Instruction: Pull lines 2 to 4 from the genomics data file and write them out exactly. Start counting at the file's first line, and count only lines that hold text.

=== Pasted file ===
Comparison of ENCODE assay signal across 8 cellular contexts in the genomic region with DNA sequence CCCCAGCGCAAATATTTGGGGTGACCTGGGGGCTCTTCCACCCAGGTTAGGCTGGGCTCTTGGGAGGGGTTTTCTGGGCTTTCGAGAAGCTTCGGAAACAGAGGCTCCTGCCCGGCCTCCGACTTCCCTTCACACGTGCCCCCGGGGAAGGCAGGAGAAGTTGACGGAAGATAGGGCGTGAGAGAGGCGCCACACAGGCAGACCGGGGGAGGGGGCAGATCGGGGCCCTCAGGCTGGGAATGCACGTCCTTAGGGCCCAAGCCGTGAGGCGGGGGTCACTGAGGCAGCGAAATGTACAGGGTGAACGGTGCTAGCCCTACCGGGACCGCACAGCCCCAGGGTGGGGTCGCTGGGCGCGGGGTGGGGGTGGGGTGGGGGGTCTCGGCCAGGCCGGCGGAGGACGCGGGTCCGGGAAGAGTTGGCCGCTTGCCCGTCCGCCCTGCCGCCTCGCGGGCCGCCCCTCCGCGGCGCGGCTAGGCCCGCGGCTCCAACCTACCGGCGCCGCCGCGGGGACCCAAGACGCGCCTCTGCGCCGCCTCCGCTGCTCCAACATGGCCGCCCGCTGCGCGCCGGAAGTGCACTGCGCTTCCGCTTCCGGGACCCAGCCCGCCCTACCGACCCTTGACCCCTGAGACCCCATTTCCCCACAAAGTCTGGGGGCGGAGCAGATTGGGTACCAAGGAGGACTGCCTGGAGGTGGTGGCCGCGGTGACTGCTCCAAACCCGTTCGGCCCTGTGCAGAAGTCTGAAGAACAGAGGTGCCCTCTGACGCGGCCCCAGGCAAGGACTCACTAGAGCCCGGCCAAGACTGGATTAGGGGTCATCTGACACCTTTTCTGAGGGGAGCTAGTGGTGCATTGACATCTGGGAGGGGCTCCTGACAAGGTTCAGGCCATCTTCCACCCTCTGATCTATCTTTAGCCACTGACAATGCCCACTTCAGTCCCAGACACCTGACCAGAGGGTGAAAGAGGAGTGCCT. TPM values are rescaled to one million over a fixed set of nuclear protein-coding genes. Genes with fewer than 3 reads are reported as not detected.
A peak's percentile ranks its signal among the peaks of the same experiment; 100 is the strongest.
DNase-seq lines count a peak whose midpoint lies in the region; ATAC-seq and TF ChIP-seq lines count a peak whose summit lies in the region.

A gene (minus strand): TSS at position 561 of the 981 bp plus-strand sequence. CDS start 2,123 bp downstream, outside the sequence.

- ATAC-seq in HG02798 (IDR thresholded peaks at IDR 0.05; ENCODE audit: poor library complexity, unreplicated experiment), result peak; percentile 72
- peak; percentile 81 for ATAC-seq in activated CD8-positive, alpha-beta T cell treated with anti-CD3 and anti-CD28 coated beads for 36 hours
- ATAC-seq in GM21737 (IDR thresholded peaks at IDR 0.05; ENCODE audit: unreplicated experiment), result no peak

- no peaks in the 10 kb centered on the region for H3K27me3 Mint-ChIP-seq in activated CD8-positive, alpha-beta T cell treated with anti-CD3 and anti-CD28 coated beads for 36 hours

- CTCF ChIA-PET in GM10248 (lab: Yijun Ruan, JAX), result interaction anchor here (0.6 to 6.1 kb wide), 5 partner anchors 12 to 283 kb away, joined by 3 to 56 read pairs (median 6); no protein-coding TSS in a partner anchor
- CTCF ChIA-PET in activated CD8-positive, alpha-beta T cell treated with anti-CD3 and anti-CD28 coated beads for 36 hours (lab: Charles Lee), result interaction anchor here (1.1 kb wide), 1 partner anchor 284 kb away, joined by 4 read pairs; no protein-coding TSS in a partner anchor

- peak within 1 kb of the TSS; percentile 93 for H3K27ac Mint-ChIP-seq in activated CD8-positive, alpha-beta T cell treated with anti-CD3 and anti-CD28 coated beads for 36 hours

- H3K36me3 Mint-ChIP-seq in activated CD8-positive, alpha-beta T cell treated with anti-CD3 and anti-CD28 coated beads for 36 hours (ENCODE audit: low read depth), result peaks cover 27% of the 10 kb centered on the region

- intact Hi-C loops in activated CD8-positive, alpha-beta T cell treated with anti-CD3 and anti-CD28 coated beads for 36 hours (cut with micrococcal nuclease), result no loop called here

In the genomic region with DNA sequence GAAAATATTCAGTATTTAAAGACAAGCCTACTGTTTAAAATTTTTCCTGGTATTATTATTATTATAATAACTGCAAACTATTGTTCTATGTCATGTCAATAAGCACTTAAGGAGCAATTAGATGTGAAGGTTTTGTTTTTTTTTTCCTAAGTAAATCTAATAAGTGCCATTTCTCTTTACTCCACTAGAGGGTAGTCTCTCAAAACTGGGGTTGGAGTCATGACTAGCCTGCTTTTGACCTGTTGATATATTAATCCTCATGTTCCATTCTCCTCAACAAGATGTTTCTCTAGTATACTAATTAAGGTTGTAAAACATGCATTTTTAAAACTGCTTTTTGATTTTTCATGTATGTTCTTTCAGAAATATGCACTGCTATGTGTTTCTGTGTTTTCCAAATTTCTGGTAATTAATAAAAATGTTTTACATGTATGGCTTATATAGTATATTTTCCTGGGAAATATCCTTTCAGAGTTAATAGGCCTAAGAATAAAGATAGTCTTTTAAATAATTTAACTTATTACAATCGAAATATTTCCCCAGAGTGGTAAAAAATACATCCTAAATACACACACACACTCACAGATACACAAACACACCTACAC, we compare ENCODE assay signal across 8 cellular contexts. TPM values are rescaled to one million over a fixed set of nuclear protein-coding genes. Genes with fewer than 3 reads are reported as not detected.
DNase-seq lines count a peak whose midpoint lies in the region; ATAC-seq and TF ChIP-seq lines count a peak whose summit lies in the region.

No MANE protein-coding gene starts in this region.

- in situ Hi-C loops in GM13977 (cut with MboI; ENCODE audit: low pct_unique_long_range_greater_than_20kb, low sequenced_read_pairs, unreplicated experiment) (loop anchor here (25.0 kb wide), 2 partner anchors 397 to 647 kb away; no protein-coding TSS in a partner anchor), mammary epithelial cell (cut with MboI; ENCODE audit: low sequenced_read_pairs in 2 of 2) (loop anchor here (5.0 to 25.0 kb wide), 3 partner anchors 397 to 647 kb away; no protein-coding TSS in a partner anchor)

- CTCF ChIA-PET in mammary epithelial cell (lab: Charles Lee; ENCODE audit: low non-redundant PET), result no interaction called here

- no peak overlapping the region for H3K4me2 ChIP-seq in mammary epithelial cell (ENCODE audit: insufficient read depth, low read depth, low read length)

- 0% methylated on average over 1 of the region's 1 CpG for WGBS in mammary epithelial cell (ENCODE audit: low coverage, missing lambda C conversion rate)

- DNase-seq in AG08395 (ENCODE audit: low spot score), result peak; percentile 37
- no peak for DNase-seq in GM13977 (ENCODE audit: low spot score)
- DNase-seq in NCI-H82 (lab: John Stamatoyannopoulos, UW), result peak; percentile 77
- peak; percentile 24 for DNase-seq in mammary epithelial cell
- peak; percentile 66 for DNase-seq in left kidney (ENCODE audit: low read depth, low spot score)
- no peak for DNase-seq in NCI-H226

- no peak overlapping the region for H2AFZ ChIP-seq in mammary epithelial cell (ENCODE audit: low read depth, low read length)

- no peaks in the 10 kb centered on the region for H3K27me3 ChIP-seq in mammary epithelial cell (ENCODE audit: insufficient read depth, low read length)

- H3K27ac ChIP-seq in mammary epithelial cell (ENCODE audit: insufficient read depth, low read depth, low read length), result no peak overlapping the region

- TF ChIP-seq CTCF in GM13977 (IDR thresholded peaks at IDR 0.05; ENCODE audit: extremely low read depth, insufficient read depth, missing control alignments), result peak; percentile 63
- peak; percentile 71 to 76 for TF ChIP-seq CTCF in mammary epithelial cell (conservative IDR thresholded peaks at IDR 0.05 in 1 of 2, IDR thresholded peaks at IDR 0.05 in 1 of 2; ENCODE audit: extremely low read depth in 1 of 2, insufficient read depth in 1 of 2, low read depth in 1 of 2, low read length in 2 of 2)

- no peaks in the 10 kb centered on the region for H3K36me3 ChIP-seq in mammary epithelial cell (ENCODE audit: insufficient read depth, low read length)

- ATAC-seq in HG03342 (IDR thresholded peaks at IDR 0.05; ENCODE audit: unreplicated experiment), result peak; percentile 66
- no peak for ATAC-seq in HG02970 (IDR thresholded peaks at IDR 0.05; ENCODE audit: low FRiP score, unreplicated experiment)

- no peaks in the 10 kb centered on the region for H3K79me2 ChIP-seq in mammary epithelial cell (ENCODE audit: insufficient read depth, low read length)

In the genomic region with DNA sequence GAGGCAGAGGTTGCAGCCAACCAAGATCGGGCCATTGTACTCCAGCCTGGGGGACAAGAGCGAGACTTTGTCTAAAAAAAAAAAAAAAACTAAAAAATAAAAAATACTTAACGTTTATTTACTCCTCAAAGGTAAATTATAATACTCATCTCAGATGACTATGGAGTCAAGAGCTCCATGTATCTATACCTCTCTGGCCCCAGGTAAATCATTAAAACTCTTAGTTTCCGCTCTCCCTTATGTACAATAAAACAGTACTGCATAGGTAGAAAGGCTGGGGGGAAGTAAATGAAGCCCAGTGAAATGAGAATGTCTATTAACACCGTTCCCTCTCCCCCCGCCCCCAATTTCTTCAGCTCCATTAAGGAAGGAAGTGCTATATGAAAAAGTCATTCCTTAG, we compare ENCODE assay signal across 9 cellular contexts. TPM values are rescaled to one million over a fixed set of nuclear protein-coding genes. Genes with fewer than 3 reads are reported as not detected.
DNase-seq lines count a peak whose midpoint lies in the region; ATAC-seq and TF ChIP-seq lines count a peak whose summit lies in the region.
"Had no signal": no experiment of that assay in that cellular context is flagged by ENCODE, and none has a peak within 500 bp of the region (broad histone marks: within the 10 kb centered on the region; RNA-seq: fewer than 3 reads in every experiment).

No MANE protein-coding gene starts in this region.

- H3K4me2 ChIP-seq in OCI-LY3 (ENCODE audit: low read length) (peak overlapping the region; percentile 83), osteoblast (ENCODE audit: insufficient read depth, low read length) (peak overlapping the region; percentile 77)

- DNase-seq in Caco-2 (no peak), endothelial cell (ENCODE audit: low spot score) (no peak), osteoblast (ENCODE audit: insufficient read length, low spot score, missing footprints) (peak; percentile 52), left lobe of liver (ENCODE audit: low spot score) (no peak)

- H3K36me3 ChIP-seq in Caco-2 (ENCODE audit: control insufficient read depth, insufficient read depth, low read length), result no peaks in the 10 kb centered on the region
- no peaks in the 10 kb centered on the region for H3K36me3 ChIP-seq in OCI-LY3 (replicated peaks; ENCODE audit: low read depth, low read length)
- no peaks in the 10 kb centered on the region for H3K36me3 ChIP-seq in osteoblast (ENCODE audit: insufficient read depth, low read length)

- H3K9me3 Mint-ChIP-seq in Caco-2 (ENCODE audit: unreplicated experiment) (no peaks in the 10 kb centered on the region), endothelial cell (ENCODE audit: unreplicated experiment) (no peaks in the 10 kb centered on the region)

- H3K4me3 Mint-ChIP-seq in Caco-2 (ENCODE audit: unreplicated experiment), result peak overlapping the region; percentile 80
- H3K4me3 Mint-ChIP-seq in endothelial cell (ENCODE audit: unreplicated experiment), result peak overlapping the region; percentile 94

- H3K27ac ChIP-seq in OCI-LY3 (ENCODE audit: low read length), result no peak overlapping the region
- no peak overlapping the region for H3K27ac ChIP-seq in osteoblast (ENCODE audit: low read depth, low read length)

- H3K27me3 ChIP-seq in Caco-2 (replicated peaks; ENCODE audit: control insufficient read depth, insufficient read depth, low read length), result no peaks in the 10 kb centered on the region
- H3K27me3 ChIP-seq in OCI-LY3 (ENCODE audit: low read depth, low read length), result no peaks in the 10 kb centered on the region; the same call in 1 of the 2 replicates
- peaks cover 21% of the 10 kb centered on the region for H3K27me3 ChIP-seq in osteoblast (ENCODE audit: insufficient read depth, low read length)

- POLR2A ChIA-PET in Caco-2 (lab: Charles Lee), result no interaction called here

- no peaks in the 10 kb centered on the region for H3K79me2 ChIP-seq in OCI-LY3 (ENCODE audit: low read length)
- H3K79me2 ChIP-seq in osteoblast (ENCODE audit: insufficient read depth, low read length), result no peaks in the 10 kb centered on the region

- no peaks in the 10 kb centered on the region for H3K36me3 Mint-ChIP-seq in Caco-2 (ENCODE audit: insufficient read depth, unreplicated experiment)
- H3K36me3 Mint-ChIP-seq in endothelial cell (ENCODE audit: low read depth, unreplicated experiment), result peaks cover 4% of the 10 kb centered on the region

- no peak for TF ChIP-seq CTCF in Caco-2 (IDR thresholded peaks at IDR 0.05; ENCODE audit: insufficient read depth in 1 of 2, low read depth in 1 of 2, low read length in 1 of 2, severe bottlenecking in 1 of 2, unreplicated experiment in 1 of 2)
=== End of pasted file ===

A peak's percentile ranks its signal among the peaks of the same experiment; 100 is the strongest.
DNase-seq lines count a peak whose midpoint lies in the region; ATAC-seq and TF ChIP-seq lines count a peak whose summit lies in the region.

A gene (minus strand): TSS at position 561 of the 981 bp plus-strand sequence. CDS start 2,123 bp downstream, outside the sequence.